1979 Crossroads Special (World Distributors)

The 1979 Crossroasds Special takes up the story…

“When Sandy was confined to a wheelchair after his motor accident and had to face life as a paraplegic, much research was done at the Robert Jones and Agnes Hunt Orthopedic  Hospital at Oswestry to ensure that Sandy gave an authentic performance.

When Sandy, played by Roger Tonge first appeared in his wheelchair, he was seen by Noel Crane, who was himself in a wheelchair as a result of a broken neck caused some two years previously in a swimming accident.

Noel telephoned to indicate his interest and subsequently offered to give any advice which he thought might help the portrayal of a newly-disabled person.

Reg Watson, then producer of Crossroads, met Noel, and he was so impressed with Noel’s courage in coping with his disability that a character based on Noel was written into several episodes.

A young local drama student named Peter Graham played the part of Tony Scott, a boy in a wheel chair, a special friend of Sandy’s.

Helped by Noel, Peter leaned to act as a person who had no movement below the armpits and had to be dressed by his mother.

Noel had told Reg how handicapped people value their independence and also of the devoted care given to them by their relatives. With all the love and devotion in the world, looking after a handicapped people takes a toll of the able-bodied, both mentally and physically, and they, too, need a rest.”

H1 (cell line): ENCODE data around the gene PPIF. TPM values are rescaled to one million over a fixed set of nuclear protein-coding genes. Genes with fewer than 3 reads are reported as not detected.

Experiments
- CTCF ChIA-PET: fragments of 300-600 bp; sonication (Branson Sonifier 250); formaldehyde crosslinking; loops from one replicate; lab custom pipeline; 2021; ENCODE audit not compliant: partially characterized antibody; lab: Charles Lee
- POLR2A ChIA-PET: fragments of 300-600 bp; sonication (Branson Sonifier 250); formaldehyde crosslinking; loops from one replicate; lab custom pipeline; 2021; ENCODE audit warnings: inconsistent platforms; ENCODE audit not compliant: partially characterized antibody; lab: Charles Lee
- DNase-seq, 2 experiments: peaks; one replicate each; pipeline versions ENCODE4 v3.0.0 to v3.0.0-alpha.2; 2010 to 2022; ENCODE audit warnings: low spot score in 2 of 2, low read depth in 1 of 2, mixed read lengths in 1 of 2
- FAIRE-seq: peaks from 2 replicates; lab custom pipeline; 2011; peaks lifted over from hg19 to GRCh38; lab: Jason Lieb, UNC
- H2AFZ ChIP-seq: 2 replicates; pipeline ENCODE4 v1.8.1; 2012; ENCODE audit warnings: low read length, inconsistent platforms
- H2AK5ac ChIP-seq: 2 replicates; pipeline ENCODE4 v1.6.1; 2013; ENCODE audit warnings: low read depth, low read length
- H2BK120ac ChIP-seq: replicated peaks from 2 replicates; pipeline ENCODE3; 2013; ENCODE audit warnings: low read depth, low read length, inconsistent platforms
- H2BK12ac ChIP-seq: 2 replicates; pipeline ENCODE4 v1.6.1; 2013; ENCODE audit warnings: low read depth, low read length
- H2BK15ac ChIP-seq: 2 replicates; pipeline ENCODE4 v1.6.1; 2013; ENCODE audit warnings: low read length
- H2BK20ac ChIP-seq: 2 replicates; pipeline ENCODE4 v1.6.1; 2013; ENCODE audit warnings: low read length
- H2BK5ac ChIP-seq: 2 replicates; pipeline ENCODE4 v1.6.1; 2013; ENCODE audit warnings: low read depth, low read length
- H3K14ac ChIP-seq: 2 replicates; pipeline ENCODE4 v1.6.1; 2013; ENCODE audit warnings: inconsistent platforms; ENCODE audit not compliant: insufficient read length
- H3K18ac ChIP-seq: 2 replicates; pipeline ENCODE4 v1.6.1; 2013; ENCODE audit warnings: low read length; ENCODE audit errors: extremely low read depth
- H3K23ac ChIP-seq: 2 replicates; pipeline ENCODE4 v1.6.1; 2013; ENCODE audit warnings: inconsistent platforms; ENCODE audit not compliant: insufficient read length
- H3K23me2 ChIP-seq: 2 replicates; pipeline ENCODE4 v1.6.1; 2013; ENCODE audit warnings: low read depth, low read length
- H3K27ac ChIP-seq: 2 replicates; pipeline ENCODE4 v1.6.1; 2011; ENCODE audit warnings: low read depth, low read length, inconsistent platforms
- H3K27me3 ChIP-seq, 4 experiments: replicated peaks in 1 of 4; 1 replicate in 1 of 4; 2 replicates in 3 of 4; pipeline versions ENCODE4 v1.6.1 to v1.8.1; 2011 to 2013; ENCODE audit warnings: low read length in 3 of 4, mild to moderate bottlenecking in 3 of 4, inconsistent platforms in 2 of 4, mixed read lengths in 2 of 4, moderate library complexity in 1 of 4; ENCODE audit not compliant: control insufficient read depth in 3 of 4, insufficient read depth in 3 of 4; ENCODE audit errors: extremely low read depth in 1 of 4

Noel Crane with Roger Tonge and Noele Gordon - Photo: Rugby Advertiser

In my previous post I shared how the son of medical adviser, Wendy Greengross had contacted me with some original 1970’s paperwork that she had kept in relation to the programme. One of the documents that he sent includes a storyline synopsis for “Weeks 440 – 443” covering Transmission Dates from 17th April to 8th May 1973. It was entitled “The Helping Hand”.

The document gives a rough outline of Meg first meeting Tony Scott and his mother, and how they quickly built up a friendship based on their shared experience. 

Mrs Scott cared for her son Tony in the Crossroads programme

This is quite unusual because as well as the synopsis surviving, the scripts also survive AND the many of the episodes also remain in the archive…


Scan of synopsis document donated to the collection


Scan of original script page


Screen Capture from episode 

Later the synopsis talks about the problems that Mrs Scott and Tony face on a daily basis – even down to getting in and out of bed in the morning!


Scan of Synopsis document donated to the collection